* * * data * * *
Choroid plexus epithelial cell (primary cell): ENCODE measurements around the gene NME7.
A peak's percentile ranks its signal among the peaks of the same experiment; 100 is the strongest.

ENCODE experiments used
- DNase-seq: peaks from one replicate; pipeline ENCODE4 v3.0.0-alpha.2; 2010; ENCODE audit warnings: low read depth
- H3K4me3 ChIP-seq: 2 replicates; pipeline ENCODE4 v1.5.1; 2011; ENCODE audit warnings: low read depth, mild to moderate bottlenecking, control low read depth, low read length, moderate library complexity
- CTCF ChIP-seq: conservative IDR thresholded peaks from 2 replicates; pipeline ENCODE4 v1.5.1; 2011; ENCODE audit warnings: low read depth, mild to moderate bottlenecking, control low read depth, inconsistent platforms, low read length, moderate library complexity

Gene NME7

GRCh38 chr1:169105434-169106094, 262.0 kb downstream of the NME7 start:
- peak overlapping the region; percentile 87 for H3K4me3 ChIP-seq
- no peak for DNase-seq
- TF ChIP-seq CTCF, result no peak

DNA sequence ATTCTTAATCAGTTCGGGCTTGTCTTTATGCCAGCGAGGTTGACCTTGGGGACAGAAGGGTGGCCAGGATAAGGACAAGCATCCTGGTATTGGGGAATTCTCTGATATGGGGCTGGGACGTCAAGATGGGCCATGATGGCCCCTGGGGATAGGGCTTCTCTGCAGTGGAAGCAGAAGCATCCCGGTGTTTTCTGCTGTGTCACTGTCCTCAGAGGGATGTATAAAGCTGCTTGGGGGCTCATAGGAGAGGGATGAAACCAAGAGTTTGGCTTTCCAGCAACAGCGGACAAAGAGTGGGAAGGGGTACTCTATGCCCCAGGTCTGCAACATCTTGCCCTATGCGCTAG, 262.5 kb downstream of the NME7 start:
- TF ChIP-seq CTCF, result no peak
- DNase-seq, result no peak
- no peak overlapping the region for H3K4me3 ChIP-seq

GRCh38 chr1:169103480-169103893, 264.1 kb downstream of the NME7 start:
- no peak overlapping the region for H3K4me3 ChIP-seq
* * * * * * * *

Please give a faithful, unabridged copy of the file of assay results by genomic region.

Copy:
Choroid plexus epithelial cell (primary cell): ENCODE measurements around the gene NME7.
A peak's percentile ranks its signal among the peaks of the same experiment; 100 is the strongest.

ENCODE experiments used
- DNase-seq: peaks from one replicate; pipeline ENCODE4 v3.0.0-alpha.2; 2010; ENCODE audit warnings: low read depth
- H3K4me3 ChIP-seq: 2 replicates; pipeline ENCODE4 v1.5.1; 2011; ENCODE audit warnings: low read depth, mild to moderate bottlenecking, control low read depth, low read length, moderate library complexity
- CTCF ChIP-seq: conservative IDR thresholded peaks from 2 replicates; pipeline ENCODE4 v1.5.1; 2011; ENCODE audit warnings: low read depth, mild to moderate bottlenecking, control low read depth, inconsistent platforms, low read length, moderate library complexity

Gene NME7

GRCh38 chr1:169105434-169106094, 262.0 kb downstream of the NME7 start:
- peak overlapping the region; percentile 87 for H3K4me3 ChIP-seq
- no peak for DNase-seq
- TF ChIP-seq CTCF, result no peak

DNA sequence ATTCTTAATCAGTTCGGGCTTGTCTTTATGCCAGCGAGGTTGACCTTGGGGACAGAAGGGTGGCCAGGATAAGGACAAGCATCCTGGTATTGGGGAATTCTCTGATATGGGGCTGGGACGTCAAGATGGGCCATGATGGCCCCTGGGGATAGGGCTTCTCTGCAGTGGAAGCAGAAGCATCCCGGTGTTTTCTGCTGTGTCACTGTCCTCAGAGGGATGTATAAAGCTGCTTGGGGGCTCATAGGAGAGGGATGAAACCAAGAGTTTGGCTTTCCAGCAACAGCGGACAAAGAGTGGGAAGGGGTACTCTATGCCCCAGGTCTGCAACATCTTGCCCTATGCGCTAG, 262.5 kb downstream of the NME7 start:
- TF ChIP-seq CTCF, result no peak
- DNase-seq, result no peak
- no peak overlapping the region for H3K4me3 ChIP-seq

GRCh38 chr1:169103480-169103893, 264.1 kb downstream of the NME7 start:
- no peak overlapping the region for H3K4me3 ChIP-seq